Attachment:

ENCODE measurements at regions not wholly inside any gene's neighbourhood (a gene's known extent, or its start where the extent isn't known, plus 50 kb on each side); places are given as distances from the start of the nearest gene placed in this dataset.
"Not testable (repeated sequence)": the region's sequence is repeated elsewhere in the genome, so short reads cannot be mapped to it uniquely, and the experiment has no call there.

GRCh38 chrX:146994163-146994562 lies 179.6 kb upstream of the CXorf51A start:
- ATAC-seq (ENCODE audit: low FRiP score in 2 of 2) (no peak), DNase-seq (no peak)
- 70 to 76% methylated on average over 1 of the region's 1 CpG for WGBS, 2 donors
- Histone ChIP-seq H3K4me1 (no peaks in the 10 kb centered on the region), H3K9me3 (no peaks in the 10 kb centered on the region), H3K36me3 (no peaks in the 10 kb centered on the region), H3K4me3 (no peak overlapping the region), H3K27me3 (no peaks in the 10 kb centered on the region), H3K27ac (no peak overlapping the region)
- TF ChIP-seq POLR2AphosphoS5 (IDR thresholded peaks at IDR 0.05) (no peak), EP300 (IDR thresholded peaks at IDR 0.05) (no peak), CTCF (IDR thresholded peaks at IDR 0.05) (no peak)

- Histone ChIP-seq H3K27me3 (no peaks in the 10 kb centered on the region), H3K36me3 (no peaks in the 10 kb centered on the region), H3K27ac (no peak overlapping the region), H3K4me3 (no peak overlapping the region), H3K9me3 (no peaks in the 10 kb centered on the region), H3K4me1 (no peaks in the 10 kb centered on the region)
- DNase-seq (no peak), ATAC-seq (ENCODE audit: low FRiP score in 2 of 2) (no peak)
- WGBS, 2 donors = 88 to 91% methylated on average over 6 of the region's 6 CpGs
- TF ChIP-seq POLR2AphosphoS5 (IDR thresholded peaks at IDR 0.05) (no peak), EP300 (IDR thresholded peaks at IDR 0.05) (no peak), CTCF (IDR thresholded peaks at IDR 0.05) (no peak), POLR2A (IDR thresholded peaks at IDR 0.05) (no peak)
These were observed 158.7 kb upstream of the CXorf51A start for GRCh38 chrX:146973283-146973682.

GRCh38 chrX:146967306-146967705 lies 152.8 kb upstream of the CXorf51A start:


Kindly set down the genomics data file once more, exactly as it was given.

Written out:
ENCODE measurements at regions not wholly inside any gene's neighbourhood (a gene's known extent, or its start where the extent isn't known, plus 50 kb on each side); places are given as distances from the start of the nearest gene placed in this dataset.
"Not testable (repeated sequence)": the region's sequence is repeated elsewhere in the genome, so short reads cannot be mapped to it uniquely, and the experiment has no call there.

GRCh38 chrX:146994163-146994562 lies 179.6 kb upstream of the CXorf51A start:
- ATAC-seq (ENCODE audit: low FRiP score in 2 of 2) (no peak), DNase-seq (no peak)
- 70 to 76% methylated on average over 1 of the region's 1 CpG for WGBS, 2 donors
- Histone ChIP-seq H3K4me1 (no peaks in the 10 kb centered on the region), H3K9me3 (no peaks in the 10 kb centered on the region), H3K36me3 (no peaks in the 10 kb centered on the region), H3K4me3 (no peak overlapping the region), H3K27me3 (no peaks in the 10 kb centered on the region), H3K27ac (no peak overlapping the region)
- TF ChIP-seq POLR2AphosphoS5 (IDR thresholded peaks at IDR 0.05) (no peak), EP300 (IDR thresholded peaks at IDR 0.05) (no peak), CTCF (IDR thresholded peaks at IDR 0.05) (no peak)

- Histone ChIP-seq H3K27me3 (no peaks in the 10 kb centered on the region), H3K36me3 (no peaks in the 10 kb centered on the region), H3K27ac (no peak overlapping the region), H3K4me3 (no peak overlapping the region), H3K9me3 (no peaks in the 10 kb centered on the region), H3K4me1 (no peaks in the 10 kb centered on the region)
- DNase-seq (no peak), ATAC-seq (ENCODE audit: low FRiP score in 2 of 2) (no peak)
- WGBS, 2 donors = 88 to 91% methylated on average over 6 of the region's 6 CpGs
- TF ChIP-seq POLR2AphosphoS5 (IDR thresholded peaks at IDR 0.05) (no peak), EP300 (IDR thresholded peaks at IDR 0.05) (no peak), CTCF (IDR thresholded peaks at IDR 0.05) (no peak), POLR2A (IDR thresholded peaks at IDR 0.05) (no peak)
These were observed 158.7 kb upstream of the CXorf51A start for GRCh38 chrX:146973283-146973682.

GRCh38 chrX:146967306-146967705 lies 152.8 kb upstream of the CXorf51A start: